I believe that it is what drives most artists. Regardless of what medium they choose to articulate it from: visual imagery, music, poetry, dance, moving image, performance etc. For most of us, our art practice is not a reflection of what lies on the surface but of the layers and layers buried underneath the surface, exposing the nuances and traces of hidden energies, opening up potentials for different points of view. As artists we know that not everyone will concur with our imaginings, in this sense we are all working examples of Mouffe’s argument towards agonistics.
Mouffe and I may speak different languages, but I understand the need to strive to make visible what tends to be obscured and obliterated, through a thousand small acts of dissent, through my own art practice, by asking questions and seeking alternative solutions to those that are fed to me. On this point we concur.
How then do we, as a collective, work to overtly and plainly bring to focus and expose those areas that are commonly hidden in plain sight, or deliberately obliterated. How do we encourage our viewers to ask questions, where they might otherwise not have see a question, or in seeing it, turn away?
Through collaboration. We share each others practice, combine the strengths and weaknesses of our individual practices, we collectively seek to expose the underworking’s of a particular subject matter, through our collective and naturally dissenting energy. [In so doing, we have become a working experiment of consensus and dissensus.]
The particular subject matter or drive of our projects should not need to be Politically overt, purely to comply or pay homage to the Mouffe text. The texts should be working as a spark to ignite our enquiry, and where this will take us is, at the moment unknown.”
Some weeks later, as our group, Lydia Heath, Amy Wyatt and myself, embark upon our residency week in the Winchester Gallery, for the Laboratory of Dissent project, it seems to me that, along with our fellow associates, and August Davis, the artistic director of Winchester Gallery, we have each taken a collective leap of faith.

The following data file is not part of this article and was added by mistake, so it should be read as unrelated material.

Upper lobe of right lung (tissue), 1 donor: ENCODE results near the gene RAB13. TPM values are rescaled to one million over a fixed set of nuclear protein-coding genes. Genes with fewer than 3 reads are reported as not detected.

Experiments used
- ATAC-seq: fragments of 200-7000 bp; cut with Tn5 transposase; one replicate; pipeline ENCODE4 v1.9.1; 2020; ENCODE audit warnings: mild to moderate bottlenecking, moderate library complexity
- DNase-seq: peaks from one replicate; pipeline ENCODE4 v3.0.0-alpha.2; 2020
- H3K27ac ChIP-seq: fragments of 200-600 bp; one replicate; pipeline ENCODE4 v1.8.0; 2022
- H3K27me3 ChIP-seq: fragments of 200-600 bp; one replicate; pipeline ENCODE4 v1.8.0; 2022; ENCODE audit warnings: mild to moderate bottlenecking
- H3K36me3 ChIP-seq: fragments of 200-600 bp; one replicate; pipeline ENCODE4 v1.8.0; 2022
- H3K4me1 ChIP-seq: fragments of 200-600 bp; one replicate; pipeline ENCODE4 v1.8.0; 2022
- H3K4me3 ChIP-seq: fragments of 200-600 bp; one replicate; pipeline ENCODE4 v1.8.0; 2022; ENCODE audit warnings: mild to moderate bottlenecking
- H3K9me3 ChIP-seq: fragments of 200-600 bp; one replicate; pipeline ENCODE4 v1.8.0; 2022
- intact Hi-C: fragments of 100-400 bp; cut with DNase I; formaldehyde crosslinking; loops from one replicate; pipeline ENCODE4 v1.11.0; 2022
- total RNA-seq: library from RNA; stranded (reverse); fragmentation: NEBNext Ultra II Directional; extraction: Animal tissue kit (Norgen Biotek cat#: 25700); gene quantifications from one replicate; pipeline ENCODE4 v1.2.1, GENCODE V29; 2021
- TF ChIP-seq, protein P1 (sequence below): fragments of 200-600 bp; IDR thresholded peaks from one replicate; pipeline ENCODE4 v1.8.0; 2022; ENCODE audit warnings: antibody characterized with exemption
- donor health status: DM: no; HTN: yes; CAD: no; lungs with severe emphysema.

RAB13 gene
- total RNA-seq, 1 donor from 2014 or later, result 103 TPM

We are excited by the potential of our own project ‘If Not This Then What?’ and that of the following three groups of CAS associate artists, in spite of having no fixed notion of what will develop as a result of our experimentation.
We do know that we are working in collective form, supporting each other and seeking to engage a wider audience to consider how creative dissent can be used to explore arts unique capacity to challenge, question and offer alternative ways of seeing.
‘If Not This Then What?’ uses the format of a Public Consultation project to ‘unveil all that is repressed by the dominant consensus’ and make ‘visible what the dominant consensus tends to obscure and obliterate.’ (Chantal Mouffe). The artists in residence will be conducting an investigation into the political structures and power relationship between institutions and stakeholders inherent in contemporary galleries, and inviting the public to join them in a re-imagining of what the contemporary gallery space could become.
Dawn Evans is collaborating with Lydia Heath and Amy Wyatt during Week 1 of the Laboratory of Dissent project, a new CAS exhibition at The Winchester Gallery. Week 1 ‘If Not This Then What?’ takes place from Monday 24th – Friday 28th August 2015.